“I have something to tell you and you’re not going to like it,” Alpha started in. I hate it when our conversations start off that way. "Just spit it out," I told him.
“OK, but before I tell you,” he continued, “I just want you to keep in mind, that in the 7th grade I was lighting fires in the woods behind my house with Mike Hipp.”
I’m in the car, waiting for my oldest to come out of junior high. The other kids are tucked in the back, doing homework. I’m feeling increasingly irritated about where the conversation is headed.
“The assistant principal just called. Jackson was in his office because he had burned a kid with a pistachio shell. Kids were heating up the nuts under their shoes at recess. They determined that it was not bullying. It was not malicious but he had to be called in because the kid went to the nurse to get a band aid. It's just part of the new rules.”
Junior High. We had been warned about it. The big step. Kids are a little too mature. Major attitude. A parent who'd already been down this road warned me the junior high years were by far the worst. So, having braced myself for all of it, the first month turned out to be quite a pleasant surprise. Jax went into an enormous school ensconced in a great group of friends, surrounded by 100 other students from his elementary class, plus numerous sports acquaintances. He came home euphoric over the freedom -- walking in the hallways unsupervised, switching classes every period.
It was all proceeding so smoothly.
Hanging up the phone with Alpha, I watched him approach the car. His body slumped, his face crestfallen. All the tween ‘tude was gone. As he slid into the car, it was clear he was devastated. My oldest, the rule followerer. The kid, literal to his core, who worked really well inside the box, was completely out of sorts.
He was in trouble for the first time in his life. Looking at him, it killed me. I'd never seen him so down on himself. I had to stop myself from hugging him.
On the way home, I glared and yelled a little for show. “What were you thinking? I didn’t raise a son to end up in the principal’s office,” came out a couple of times. His head hung lower with each barrage. The other kids, aghast, listened intently as their older brother repeated over and over how stupid he was.
But inside, I was replaying my conversation that I just had with Alpha. At his age, I was lighting fires in the woods. We have marveled that our kids do follow the rules as much as they do. They don’t light fires, they rarely talk back; they produce for us on demand. It makes us proud for sure. But that rebellious spirit that Alpha has described about himself led him to be an entrepreneur. Made him brave enough to take on incredible risk. To move his family to Santa Barbara; choose a path that was not the norm for a kid growing up in Westchester County, New York.
Do we want kids to be compliant, produce perfect grades, never test their boundaries or look for chances to stretch, even break, the rules? Excel in all they decide to do but never experience failure? It truly sounds intoxicating, doesn’t it? But the reality is it’s not preparing them for life. For real success.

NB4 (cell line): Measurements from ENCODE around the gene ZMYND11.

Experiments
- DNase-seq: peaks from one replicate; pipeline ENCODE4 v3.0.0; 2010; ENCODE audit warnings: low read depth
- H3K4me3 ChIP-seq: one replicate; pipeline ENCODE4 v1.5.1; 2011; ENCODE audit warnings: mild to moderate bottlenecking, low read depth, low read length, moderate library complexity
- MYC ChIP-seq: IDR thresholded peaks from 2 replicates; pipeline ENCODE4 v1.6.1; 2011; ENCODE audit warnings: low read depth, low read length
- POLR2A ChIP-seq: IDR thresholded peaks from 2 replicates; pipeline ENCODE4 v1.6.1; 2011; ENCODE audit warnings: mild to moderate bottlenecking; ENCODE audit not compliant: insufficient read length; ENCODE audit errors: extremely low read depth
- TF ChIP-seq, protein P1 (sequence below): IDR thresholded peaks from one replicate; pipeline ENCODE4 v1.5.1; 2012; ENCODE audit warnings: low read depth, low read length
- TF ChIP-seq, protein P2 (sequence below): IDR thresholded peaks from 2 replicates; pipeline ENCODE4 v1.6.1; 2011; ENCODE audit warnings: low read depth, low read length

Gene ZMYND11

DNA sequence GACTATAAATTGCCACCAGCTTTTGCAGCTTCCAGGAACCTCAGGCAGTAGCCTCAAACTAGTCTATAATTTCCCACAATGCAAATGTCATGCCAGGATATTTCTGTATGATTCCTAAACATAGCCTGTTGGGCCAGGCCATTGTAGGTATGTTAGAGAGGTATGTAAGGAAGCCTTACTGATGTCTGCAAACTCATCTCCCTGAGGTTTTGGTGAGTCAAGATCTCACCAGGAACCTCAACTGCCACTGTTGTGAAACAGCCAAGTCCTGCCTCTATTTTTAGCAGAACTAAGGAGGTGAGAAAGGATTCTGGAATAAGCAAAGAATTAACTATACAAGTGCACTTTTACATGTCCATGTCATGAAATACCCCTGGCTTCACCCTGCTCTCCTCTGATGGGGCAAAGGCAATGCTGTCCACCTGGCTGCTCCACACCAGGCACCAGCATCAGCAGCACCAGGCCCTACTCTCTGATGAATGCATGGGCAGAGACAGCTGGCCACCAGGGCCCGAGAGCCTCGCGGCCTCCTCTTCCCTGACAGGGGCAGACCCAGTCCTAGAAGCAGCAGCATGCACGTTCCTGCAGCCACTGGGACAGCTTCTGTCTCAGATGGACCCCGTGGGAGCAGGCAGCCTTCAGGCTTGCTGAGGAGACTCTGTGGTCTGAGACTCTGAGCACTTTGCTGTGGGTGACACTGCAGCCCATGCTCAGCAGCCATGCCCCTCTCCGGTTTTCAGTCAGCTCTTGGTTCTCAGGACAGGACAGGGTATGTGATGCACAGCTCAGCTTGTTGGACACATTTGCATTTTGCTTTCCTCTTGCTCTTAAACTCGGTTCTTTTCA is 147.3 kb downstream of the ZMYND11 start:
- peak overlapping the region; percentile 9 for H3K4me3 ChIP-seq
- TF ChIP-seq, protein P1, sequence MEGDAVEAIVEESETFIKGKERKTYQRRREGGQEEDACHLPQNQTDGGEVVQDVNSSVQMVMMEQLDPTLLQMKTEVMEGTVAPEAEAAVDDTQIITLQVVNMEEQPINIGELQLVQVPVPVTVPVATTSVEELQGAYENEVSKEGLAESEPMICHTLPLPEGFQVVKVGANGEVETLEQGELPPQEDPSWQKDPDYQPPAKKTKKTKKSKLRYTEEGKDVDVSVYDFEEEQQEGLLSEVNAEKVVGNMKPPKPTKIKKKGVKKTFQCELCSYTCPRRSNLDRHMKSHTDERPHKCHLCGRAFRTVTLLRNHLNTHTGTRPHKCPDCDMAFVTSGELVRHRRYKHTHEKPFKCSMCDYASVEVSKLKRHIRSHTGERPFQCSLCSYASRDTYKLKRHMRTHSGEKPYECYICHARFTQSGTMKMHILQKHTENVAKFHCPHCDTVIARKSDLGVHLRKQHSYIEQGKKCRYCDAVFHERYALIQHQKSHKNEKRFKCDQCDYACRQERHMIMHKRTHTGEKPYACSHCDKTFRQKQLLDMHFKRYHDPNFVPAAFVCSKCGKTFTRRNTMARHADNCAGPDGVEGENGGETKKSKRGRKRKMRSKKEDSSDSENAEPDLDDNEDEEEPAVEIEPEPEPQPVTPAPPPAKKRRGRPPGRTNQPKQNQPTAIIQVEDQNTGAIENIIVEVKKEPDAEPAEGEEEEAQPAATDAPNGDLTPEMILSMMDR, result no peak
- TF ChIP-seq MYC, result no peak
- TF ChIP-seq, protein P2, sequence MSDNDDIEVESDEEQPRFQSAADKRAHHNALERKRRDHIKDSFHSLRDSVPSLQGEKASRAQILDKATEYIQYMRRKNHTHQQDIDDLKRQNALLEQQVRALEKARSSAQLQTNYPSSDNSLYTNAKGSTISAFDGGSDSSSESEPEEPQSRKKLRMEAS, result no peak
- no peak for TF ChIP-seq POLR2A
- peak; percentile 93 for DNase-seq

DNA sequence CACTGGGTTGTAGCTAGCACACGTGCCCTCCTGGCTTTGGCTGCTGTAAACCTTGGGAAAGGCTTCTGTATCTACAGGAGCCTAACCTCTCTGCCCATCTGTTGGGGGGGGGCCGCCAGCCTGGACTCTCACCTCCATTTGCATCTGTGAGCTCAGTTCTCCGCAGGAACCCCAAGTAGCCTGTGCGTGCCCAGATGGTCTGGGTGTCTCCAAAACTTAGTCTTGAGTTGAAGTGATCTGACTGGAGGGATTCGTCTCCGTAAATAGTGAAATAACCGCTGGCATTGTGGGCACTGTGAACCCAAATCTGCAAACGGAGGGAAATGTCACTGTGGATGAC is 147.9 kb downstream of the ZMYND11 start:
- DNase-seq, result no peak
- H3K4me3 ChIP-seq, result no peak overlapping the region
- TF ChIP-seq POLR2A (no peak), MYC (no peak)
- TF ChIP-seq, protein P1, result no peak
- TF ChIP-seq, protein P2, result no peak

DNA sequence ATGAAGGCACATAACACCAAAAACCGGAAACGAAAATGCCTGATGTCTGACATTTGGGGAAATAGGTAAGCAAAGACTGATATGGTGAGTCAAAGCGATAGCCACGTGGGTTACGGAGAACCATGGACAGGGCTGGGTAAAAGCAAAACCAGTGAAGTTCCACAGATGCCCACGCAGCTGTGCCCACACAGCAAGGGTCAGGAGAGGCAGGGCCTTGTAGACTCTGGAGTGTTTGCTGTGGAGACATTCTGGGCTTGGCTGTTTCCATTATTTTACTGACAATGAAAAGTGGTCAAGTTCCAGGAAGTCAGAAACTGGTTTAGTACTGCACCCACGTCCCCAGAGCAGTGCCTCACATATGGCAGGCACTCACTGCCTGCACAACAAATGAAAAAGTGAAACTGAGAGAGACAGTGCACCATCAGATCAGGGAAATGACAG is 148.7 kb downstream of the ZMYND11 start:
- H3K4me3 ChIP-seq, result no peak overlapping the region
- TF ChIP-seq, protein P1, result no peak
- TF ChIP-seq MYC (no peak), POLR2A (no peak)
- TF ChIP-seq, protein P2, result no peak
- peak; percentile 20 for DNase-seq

If I intuitively know that, where is there room to waffle? In school? Where the stakes are so high one misstep could jeopardize a college ticket. (On a side note, when I was growing up it never occurred to me to think about college in 7th grade. I get to hear about it all the time in carpool.) On the sports field? Where club sports are demanding more out of our kids than ever before. One false move and they can land on the B team.
Who cares? You could ask. And that is where the answer lies. I care. Probably too much. Because when I see my kids excelling, in a way, it is a measure of my own success. All the effort Apha and I have put into them. They are living results of all our hard work. But, as I write this column, seeing it in print, my own kids’ path is so clearly not about me. It is about them. They have to develop their own expectations for themselves. Not mine. Not Alpha's. In a more holistic way.
Once home, I stormed into my room with Jackson in tow leaving the rest of the tribe huddled in the kitchen wondering what punishment was about to befall their brother. I slammed the door for effect and listened to him apologize. And then I told him point blank. “Jackson, part of being in 7th grade means you're going to do stupid things,” I told him. “How are you going to learn if you do everything right?”
Stupid is just starting, I told him. Even more stupid was going to a party in high school, drinking, then getting into a car and driving friends home. Maybe you get home okay. Or maybe you get in an accident and no one survives. “How are you going to learn that if you don’t make enough wrong decisions to learn the right ones?”
As he left the room, I could tell that was not the conversation he was expecting. But we are now in junior high. Where there is a lot more gray than black and white. And he may do things that surprise me. But, in turn, I will parent him in a way that may surprise both of us. Because, at the end of the day, we are all just trying to figure it out.